Lagos — As natural gas appraisal and development processes in the US’s Marcellus and Utica shales were largely unaffected by COVID-19, natural gas production at these sites is expected to rise at a compound annual growth rate (CAGR) of 5.1% to reach a combined 38.3 billion cubic feet per day by 2025, according to GlobalData, a leading data and analytics company.
Svetlana Doh, Oil & Gas Analyst at GlobalData, comments: “Not only did natural gas appraisal and development evade some of the more devastating impacts COVD-19 had on other areas of the oil and gas industry, but natural gas production in these shales exceeded pre-pandemic levels in 2021, reaching 35 bcfd on an annual basis. In fact, Marcellus and Utica accounted for nearly one-third of the total natural gas production in the US. ”
According to GlobalData’s latest report, ‘Marcellus and Utica Shales in the US, 2021 – Oil and Gas Shale Market Analysis and Outlook to 2025’, the Marcellus and Utica shale plays saw an increase in natural gas production in Q4 2020 and January 2021 before leveling out during Q1 and Q2, 2021. In July 2021, there was a slight increase to almost 29 billion cubic feet per day (bcfd).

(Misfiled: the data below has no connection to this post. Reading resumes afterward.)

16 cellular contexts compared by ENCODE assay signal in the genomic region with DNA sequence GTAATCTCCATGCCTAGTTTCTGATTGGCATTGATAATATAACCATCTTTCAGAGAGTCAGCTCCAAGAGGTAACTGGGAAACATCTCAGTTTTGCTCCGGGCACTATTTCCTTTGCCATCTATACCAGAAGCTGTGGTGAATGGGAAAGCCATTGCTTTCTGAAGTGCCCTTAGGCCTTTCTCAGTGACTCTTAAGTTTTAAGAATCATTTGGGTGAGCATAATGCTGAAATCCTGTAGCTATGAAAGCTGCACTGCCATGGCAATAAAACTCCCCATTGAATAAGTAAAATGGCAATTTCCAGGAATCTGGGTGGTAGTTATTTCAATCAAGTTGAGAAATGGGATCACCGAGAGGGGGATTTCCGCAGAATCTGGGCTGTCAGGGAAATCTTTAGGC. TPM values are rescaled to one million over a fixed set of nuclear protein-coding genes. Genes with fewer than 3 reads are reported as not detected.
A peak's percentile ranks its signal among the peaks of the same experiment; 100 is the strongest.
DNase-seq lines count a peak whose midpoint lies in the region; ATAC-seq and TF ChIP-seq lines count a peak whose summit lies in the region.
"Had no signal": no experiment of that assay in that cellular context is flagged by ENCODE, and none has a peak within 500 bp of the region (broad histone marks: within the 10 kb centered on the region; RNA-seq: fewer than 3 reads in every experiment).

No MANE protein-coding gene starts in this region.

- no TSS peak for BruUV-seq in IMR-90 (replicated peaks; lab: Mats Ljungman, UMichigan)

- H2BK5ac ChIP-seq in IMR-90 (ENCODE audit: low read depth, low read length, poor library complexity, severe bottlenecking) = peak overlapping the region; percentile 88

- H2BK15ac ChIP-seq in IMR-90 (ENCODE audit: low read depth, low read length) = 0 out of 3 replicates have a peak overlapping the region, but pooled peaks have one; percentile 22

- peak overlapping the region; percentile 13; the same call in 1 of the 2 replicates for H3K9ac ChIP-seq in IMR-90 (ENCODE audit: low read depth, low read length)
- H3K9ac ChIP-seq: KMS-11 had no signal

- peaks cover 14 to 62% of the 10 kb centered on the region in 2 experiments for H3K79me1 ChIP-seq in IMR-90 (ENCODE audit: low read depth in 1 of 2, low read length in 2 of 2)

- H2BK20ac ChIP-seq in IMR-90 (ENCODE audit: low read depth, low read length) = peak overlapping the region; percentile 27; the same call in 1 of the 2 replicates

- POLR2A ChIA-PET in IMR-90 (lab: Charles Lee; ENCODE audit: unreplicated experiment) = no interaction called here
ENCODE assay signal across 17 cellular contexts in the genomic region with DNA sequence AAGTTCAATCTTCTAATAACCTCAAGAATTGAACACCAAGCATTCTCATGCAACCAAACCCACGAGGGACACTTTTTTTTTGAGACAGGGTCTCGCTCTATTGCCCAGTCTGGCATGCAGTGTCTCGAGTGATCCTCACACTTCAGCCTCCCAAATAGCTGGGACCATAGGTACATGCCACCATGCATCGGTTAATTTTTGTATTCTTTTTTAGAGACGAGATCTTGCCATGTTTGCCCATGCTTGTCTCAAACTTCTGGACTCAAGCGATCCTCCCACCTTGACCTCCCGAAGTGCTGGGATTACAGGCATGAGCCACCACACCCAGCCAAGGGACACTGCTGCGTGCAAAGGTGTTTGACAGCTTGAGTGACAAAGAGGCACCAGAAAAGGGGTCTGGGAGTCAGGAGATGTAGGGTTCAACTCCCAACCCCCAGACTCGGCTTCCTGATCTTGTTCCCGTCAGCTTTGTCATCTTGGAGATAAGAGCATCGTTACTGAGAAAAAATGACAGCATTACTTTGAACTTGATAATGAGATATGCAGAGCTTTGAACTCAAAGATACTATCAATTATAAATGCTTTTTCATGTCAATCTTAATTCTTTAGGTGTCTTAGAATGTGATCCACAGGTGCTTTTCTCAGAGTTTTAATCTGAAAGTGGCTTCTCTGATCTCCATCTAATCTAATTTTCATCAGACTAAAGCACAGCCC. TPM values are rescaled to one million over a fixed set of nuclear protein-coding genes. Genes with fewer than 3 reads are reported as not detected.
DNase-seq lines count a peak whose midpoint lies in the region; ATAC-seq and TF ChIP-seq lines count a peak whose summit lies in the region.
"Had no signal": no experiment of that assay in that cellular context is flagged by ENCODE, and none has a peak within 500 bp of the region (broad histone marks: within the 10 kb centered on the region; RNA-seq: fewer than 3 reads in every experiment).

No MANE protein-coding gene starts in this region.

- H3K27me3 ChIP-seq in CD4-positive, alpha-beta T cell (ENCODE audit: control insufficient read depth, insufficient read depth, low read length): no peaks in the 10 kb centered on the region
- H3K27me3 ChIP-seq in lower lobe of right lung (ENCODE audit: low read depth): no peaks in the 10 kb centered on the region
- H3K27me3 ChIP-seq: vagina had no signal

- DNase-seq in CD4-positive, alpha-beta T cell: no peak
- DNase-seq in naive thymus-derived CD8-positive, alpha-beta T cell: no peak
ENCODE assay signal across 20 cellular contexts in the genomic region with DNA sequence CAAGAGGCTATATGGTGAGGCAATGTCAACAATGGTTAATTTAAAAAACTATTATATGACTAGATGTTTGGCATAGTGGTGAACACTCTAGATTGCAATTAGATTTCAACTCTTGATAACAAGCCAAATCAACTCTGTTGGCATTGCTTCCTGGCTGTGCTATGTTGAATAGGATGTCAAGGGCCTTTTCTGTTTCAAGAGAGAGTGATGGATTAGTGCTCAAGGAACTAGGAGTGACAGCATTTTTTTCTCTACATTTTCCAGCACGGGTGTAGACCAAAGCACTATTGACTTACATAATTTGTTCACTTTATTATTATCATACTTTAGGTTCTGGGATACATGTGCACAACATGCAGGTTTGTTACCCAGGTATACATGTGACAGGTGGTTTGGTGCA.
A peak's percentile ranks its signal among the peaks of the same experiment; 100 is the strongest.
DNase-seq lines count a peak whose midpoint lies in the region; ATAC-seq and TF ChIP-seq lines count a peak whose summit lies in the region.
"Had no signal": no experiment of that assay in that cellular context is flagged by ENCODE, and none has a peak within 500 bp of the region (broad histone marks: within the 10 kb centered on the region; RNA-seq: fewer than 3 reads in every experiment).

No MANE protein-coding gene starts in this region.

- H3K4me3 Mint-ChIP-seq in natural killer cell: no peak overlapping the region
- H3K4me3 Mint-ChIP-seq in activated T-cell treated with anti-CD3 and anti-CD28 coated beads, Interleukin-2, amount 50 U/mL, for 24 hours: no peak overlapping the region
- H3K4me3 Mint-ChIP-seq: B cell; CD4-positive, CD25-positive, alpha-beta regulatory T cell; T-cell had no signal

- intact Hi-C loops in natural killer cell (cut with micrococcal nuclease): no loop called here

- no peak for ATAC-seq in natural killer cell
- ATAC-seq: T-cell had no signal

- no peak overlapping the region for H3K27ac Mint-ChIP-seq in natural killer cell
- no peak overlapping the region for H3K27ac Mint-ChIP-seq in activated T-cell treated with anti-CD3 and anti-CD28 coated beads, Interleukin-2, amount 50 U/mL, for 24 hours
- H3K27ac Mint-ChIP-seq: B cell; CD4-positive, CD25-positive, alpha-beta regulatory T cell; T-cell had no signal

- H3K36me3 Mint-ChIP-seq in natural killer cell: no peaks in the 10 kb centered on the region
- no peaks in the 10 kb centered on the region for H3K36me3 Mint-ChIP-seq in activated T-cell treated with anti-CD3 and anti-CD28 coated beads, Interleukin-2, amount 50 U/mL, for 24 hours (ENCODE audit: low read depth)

Doh continued: “In 2020, with the crash in oil prices, operators saw massive reductions in capital expenditures and headcounts. The US shale industry also witnessed record numbers of bankruptcies and debt restructurings. Operators continue to recover from this downturn. As a result, deal activity in the Marcellus and Utica shales is still below pre-pandemic levels.”
The total merger and acquisition (M&A) deal value in these shales is up just 1% over 2020, and down approximately 5% from 2019 through three quarters.
Doh added: “M&A activity in other crude oil plays in the US was mainly related to the consolidation tactic of bigger oil and gas companies holding assets across multiple plays. However, Appalachia is the biggest natural gas play in the US, and deals occur mainly for medium-to-small sized operators within a handful of gas plays in the country, resulting in a smaller total deal value.”
Crude oil production in the Marcellus shale is expected to reach pre-pandemic levels in 2022 and increase further to 2025, while crude oil production in the Utica shale is unlikely to recover by 2025.